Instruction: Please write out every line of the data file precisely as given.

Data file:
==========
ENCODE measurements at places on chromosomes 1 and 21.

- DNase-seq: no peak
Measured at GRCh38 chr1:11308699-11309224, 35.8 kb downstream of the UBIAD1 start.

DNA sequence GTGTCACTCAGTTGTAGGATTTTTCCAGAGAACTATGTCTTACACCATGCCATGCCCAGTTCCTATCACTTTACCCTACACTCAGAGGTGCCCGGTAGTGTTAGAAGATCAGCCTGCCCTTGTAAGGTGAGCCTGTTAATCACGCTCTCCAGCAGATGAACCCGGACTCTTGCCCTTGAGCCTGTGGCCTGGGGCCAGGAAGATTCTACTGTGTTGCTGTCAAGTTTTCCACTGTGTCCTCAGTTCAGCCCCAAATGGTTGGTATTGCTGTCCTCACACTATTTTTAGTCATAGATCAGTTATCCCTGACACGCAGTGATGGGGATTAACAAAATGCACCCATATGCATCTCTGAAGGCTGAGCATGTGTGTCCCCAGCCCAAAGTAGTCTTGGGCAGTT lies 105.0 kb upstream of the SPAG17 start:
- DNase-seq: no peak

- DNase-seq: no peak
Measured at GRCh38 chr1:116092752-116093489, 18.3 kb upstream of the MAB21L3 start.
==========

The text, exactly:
ENCODE measurements at places on chromosomes 1 and 21.

- DNase-seq: no peak
Measured at GRCh38 chr1:11308699-11309224, 35.8 kb downstream of the UBIAD1 start.

DNA sequence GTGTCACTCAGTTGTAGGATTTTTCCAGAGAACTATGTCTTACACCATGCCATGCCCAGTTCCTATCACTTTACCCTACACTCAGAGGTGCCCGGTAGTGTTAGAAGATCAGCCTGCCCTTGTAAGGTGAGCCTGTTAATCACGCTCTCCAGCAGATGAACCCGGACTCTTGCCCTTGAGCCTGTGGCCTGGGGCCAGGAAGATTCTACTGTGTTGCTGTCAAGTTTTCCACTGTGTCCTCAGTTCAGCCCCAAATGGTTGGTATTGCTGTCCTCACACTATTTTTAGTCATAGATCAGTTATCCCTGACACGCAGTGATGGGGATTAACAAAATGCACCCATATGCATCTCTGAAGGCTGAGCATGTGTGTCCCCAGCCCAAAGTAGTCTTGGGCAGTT lies 105.0 kb upstream of the SPAG17 start:
- DNase-seq: no peak

- DNase-seq: no peak
Measured at GRCh38 chr1:116092752-116093489, 18.3 kb upstream of the MAB21L3 start.